Windows DLL Plugin

Please be sure to read the Overview page to get a general sense of if the Windows DLL RoboRealm Plugin is a good fit for you.

Extending RoboRealm using a windows DLL is the best way to introduce new functionality into RoboRealm.

To create your own dll plugin download our example dll program. This example program (SwapColors) will swap the Red and Blue pixel colors in an effort to show how image modifications can be performed. Note that the download also includes the Pipe and Socket example implementations.

You will need VC++ or other C++ compiler to build the program.

Note that a pre-built executable is in the Release subfolder.

To try the example SwapColor plugin click on the Plugins->SwapColor module. This shows a very basic module that provides a GUI interface that can be used to capture user configuration options.

The first Plugins (VBScript_Program, Pipe_Program, etc) are added to the tree menu by default. Afterwards the custom DLL module names will appear. In your current case only SwapColor exists. If you look in your RoboRealm folder you will notice a folder called Plugins which contains the SwapColor plugin.

Any custom DLL created is registered into RoboRealm by placing it into this folder.

To create your own DLL module use the existing SwapColor example or use VC++ to create a new DLL project.

There are several files in the DLL folder within Plugins.zip. The following are its contents and function:

  • HashtableExt - interface class used to provide access into the RoboRealm variable table.
  • ModuleDlg - interface class that specifies a RoboRealm module. All of your modules must have this class as its base.
  • RoboRealmExt - interface class used to communicate directly back to RoboRealm
  • RRModule - container for the DLL
  • SwapColorDlg - the actual code for the image processing function to be performed

The main focus of the DLL will be in SwapColorDlg class. This file contains the code to perform the image manipulation routines. There are several calls that RoboRealm makes that you can trap and add functionality. See ModuleDlg.cpp for an explanation of those routines.

For example, the main routine is

int SwapColorDlg::Process(unsigned char *data, short int *tmpImage, unsigned char *tmpImage)

which is called to process an image. The first parameter is the image data. The second two are temporary buffers that can be used when processing the image. Often an images are processed in destructive ways so a copy needs to be made during processing. Any modifications to the data array will reflect in the actual image displayed by RoboRealm after being passed to all other modules after yours.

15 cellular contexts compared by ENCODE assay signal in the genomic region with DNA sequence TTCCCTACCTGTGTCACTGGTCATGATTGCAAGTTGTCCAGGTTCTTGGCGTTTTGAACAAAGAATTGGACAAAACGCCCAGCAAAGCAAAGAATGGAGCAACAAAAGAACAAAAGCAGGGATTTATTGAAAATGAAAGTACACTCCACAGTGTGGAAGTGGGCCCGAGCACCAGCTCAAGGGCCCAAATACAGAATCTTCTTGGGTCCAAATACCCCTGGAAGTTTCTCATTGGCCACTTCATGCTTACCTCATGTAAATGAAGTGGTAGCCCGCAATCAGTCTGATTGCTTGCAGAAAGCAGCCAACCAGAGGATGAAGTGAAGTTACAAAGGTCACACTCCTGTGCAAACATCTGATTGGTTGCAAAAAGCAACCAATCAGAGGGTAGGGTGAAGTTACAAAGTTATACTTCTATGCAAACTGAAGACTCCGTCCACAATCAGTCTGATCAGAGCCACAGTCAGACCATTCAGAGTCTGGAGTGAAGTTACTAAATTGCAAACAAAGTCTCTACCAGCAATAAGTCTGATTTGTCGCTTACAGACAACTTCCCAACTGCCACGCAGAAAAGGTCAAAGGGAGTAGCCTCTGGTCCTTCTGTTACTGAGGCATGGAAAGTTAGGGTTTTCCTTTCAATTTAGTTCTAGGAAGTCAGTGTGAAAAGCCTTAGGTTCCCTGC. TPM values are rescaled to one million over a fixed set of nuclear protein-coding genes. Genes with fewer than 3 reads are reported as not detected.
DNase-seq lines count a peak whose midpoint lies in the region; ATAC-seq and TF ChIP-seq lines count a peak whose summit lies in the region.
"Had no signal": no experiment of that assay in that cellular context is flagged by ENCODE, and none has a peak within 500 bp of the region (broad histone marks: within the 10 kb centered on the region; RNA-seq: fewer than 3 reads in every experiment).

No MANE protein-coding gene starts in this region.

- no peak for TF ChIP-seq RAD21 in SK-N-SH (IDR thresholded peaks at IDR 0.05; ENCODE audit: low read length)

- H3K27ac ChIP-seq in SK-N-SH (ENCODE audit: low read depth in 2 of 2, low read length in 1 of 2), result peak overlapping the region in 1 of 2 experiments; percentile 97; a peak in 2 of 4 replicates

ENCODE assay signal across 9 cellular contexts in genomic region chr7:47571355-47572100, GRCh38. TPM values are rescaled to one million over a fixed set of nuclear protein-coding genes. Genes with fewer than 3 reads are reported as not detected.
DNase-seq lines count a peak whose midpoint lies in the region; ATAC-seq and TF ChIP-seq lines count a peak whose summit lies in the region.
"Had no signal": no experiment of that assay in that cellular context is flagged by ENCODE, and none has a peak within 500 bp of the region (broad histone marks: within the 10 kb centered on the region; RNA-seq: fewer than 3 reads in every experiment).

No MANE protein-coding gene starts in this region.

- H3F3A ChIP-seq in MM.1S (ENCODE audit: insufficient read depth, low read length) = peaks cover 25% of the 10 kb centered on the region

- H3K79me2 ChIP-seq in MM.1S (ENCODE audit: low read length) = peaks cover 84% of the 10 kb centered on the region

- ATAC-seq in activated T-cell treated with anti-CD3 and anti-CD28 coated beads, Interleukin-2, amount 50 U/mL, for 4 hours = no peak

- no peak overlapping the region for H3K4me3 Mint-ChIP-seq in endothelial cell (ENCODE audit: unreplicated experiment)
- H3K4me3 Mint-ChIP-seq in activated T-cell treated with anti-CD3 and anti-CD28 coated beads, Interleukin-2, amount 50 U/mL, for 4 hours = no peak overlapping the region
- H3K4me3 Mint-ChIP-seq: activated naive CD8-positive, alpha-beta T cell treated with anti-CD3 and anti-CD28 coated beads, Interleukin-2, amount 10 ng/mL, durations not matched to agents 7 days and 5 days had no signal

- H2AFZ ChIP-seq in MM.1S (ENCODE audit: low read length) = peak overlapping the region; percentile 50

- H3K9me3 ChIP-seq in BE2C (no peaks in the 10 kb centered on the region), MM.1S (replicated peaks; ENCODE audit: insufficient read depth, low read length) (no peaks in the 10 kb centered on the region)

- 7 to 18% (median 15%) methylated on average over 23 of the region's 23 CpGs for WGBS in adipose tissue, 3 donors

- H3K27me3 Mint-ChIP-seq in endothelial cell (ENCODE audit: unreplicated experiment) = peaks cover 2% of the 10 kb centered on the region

Two types of variable are available to the RoboRealm DLL module. The first is also known by VBScript, Pipe and Socket extensions which are the RoboRealm variables. These variables are shared amongst all RoboRealm modules and can be accessed at any time. Their purpose is to store relevant image information needed to perform processing or for communication between modules.

The second type of variable is the configuration variable that is used to store the configuration specified by users as they interact with the provided module's GUI. It is your responsibility to save this information so that on recall the interface will appear as last configured. This is also needed during program invocations so that users do not need to reconfigure modules during every usage.

Use the SetInt, SetFloat, SetString calls to perform this. See ModuleDlg.dll for additional details.

Things to remember:

  • If your DLL crashes it will crash the RoboRealm program too!
  • You MUST compile your DLL in Release mode. RoboRealm uses virtual classes to simplify interfacing to the DLL. If you compile your DLL in DEBUG mode the class declarations will NOT be in the same memory alignment as RoboRealm.
  • When recompiling your DLL you will need to terminate RoboRealm in order for the new DLL to overwrite the existing one. Simply closing RoboRealm will allow it to remember your current configuration (saved in working.xml) and reloaded when you re-run the application. This should minimize the number of clicks in write, compile, and test programming cycles.

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